Congressman Seeks to Ditch TSA for Private Firms, Some of Them Campaign Donors

Seeking to capitalize on the growing furor over passenger patdowns, a powerful Florida congressman is pushing for airports to consider ditching TSA agents altogether in favor of private contractors -- a proposal that the Transportation Security Administration conditionally supports.

But Rep. John Mica, R-Fla., a longtime critic of the TSA, counts among his campaign contributors some of the companies that might take the TSA's place. In the past 13 years, he has received almost $81,000 in campaign donations from political action committees and executives connected to some of the private contractors already at 16 U.S. airports.

Mica's spokesman says those contributions have never influenced his decision-making. As the ranking Republican on the House Transportation and Infrastructure Committee, Mica is expected to lead the panel once the new Congress convenes in January.

The TSA, meanwhile, is not opposed to calls for privatizing airport security.

"All commercial airports are regulated by TSA whether the actual screening is performed by TSA officers or private companies," a TSA spokesman told Fox News. "TSA sets the security standards that must be followed and includes the use of enhanced patdowns and imaging technology, if installed at the airport."

That means private contractors are not a cure-all for passengers fed up with taking off their shoes for security checks, passing through full-body scanners or getting frisked.

A TSA official told Fox News that there's a screening partnership program that allows qualified private vendors to perform the screening of passengers and baggage at airports, which is permitted under federal law.

Of the 460 commercial airports in the U.S., 16 participate in the program, and the TSA has said it will respond to airports if they apply for membership.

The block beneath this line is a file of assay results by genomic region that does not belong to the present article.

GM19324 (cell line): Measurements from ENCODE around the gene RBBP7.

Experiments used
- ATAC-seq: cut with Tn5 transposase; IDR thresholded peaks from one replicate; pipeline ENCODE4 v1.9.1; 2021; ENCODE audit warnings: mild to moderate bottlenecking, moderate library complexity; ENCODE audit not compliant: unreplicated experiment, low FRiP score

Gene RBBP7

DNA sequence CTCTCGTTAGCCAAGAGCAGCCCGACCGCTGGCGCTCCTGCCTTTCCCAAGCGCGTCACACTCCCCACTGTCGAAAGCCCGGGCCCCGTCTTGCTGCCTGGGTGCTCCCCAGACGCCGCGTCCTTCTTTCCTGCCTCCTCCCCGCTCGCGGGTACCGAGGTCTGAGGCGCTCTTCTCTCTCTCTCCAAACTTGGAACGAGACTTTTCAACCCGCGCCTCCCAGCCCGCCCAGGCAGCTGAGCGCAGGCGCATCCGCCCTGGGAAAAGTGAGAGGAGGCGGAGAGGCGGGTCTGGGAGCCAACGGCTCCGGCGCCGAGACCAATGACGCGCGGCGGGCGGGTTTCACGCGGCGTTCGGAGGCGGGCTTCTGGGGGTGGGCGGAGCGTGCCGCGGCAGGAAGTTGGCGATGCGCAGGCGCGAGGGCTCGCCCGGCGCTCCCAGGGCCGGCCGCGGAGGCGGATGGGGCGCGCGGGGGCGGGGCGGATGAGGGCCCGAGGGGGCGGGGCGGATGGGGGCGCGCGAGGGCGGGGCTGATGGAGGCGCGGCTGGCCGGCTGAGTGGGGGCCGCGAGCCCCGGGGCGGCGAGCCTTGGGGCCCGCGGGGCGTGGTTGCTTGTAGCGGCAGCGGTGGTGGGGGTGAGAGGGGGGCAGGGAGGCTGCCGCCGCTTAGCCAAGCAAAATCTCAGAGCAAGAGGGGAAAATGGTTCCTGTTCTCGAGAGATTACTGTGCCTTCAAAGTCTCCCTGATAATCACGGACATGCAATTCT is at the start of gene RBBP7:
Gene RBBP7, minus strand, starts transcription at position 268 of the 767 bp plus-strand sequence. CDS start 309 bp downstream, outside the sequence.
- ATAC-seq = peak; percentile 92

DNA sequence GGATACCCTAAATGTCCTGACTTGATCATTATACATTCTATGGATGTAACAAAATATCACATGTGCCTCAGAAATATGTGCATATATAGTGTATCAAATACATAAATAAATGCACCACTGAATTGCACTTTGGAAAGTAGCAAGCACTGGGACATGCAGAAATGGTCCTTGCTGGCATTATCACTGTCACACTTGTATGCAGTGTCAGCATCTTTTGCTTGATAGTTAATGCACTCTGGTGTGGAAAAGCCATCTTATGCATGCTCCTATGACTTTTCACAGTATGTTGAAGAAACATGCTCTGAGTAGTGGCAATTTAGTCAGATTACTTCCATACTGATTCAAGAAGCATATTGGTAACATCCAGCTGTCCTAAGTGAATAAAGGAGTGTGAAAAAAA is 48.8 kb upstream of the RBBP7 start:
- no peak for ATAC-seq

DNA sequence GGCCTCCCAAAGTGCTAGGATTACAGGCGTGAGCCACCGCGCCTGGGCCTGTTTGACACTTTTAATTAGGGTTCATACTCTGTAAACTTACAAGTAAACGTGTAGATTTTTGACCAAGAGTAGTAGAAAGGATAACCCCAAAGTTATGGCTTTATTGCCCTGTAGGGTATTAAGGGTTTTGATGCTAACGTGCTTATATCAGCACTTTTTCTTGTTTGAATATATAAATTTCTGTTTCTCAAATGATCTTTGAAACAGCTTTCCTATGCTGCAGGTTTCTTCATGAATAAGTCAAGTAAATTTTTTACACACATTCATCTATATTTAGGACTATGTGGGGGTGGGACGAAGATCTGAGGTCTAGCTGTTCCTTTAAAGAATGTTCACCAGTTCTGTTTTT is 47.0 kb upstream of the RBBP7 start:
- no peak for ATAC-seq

"First of all, I helped write the TSA legislation and I'm concerned that the agency is getting out of control," Mica told Fox News on Friday. "And my concern now with the groping, with some of the things that TSA has misstepped on, this may be the time to start looking at a different model."

Furor over passenger checks has grown as more airports have installed scanners that produce digital images of the body's contours. The anger intensified when TSA added a more intrusive style of patdown for those who opt out of the full-body scans. Some travelers are using the Internet to organize protests aimed at the busy travel days surrounding Thanksgiving next week.

This month, Mica wrote letters to nation's 100 busiest airports asking that they request private security guards instead. On Friday, he and fellow Republican Rep. Tom Petri of Wisconsin, the ranking member on the aviation subcommittee, called for a review of the TSA's pat-down procedures in a letter to TSA administrator John Pistole.

Mica says the TSA is a bloated bureaucracy and studies show that private screening under federal supervision performs "significantly" better.

"So our main purpose is at getting better screening and better performance, not to mention that we can better the cost of the taxpayer," he told Fox News.

"This is an agency that cries out for reform," he said, noting that the TSA has mushroomedto 67,000 employees.